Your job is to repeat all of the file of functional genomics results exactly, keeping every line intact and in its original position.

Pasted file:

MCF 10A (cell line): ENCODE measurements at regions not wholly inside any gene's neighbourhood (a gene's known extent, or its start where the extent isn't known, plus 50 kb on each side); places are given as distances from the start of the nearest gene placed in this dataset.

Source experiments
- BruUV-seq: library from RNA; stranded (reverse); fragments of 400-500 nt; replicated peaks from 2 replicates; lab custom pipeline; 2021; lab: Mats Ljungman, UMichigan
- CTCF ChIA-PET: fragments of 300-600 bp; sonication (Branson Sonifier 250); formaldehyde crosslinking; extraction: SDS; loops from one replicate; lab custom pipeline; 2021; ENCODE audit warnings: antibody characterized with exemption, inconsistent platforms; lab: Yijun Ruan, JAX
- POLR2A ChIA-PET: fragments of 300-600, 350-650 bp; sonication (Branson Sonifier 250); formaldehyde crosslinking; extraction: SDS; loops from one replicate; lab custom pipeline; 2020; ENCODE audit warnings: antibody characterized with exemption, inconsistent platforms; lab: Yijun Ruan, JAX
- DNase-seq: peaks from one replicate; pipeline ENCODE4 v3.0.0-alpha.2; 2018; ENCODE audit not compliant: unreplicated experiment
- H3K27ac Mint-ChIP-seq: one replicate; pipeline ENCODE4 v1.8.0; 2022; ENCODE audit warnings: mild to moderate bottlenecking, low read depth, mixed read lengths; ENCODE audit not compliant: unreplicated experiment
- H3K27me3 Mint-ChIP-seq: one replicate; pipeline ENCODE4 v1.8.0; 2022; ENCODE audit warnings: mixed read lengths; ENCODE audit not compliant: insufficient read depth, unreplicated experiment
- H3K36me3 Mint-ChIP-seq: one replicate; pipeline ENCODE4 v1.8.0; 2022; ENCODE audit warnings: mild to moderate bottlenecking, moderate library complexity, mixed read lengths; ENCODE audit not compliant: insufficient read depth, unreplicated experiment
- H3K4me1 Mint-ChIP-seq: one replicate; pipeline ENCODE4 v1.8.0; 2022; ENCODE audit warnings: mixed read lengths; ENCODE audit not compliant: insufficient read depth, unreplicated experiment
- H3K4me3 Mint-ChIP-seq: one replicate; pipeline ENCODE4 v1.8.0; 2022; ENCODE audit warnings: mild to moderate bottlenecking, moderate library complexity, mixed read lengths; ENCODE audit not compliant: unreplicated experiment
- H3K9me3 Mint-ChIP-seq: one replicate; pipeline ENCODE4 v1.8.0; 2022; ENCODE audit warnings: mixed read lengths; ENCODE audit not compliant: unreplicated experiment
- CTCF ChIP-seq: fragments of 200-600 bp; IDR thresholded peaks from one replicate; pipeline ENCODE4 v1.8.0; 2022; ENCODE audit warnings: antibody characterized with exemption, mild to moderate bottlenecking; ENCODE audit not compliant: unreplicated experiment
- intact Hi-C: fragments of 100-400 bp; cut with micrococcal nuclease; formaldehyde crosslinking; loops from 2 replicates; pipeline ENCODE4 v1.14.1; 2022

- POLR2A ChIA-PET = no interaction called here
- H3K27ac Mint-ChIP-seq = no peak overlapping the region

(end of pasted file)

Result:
MCF 10A (cell line): ENCODE measurements at regions not wholly inside any gene's neighbourhood (a gene's known extent, or its start where the extent isn't known, plus 50 kb on each side); places are given as distances from the start of the nearest gene placed in this dataset.

Source experiments
- BruUV-seq: library from RNA; stranded (reverse); fragments of 400-500 nt; replicated peaks from 2 replicates; lab custom pipeline; 2021; lab: Mats Ljungman, UMichigan
- CTCF ChIA-PET: fragments of 300-600 bp; sonication (Branson Sonifier 250); formaldehyde crosslinking; extraction: SDS; loops from one replicate; lab custom pipeline; 2021; ENCODE audit warnings: antibody characterized with exemption, inconsistent platforms; lab: Yijun Ruan, JAX
- POLR2A ChIA-PET: fragments of 300-600, 350-650 bp; sonication (Branson Sonifier 250); formaldehyde crosslinking; extraction: SDS; loops from one replicate; lab custom pipeline; 2020; ENCODE audit warnings: antibody characterized with exemption, inconsistent platforms; lab: Yijun Ruan, JAX
- DNase-seq: peaks from one replicate; pipeline ENCODE4 v3.0.0-alpha.2; 2018; ENCODE audit not compliant: unreplicated experiment
- H3K27ac Mint-ChIP-seq: one replicate; pipeline ENCODE4 v1.8.0; 2022; ENCODE audit warnings: mild to moderate bottlenecking, low read depth, mixed read lengths; ENCODE audit not compliant: unreplicated experiment
- H3K27me3 Mint-ChIP-seq: one replicate; pipeline ENCODE4 v1.8.0; 2022; ENCODE audit warnings: mixed read lengths; ENCODE audit not compliant: insufficient read depth, unreplicated experiment
- H3K36me3 Mint-ChIP-seq: one replicate; pipeline ENCODE4 v1.8.0; 2022; ENCODE audit warnings: mild to moderate bottlenecking, moderate library complexity, mixed read lengths; ENCODE audit not compliant: insufficient read depth, unreplicated experiment
- H3K4me1 Mint-ChIP-seq: one replicate; pipeline ENCODE4 v1.8.0; 2022; ENCODE audit warnings: mixed read lengths; ENCODE audit not compliant: insufficient read depth, unreplicated experiment
- H3K4me3 Mint-ChIP-seq: one replicate; pipeline ENCODE4 v1.8.0; 2022; ENCODE audit warnings: mild to moderate bottlenecking, moderate library complexity, mixed read lengths; ENCODE audit not compliant: unreplicated experiment
- H3K9me3 Mint-ChIP-seq: one replicate; pipeline ENCODE4 v1.8.0; 2022; ENCODE audit warnings: mixed read lengths; ENCODE audit not compliant: unreplicated experiment
- CTCF ChIP-seq: fragments of 200-600 bp; IDR thresholded peaks from one replicate; pipeline ENCODE4 v1.8.0; 2022; ENCODE audit warnings: antibody characterized with exemption, mild to moderate bottlenecking; ENCODE audit not compliant: unreplicated experiment
- intact Hi-C: fragments of 100-400 bp; cut with micrococcal nuclease; formaldehyde crosslinking; loops from 2 replicates; pipeline ENCODE4 v1.14.1; 2022

- POLR2A ChIA-PET = no interaction called here
- H3K27ac Mint-ChIP-seq = no peak overlapping the region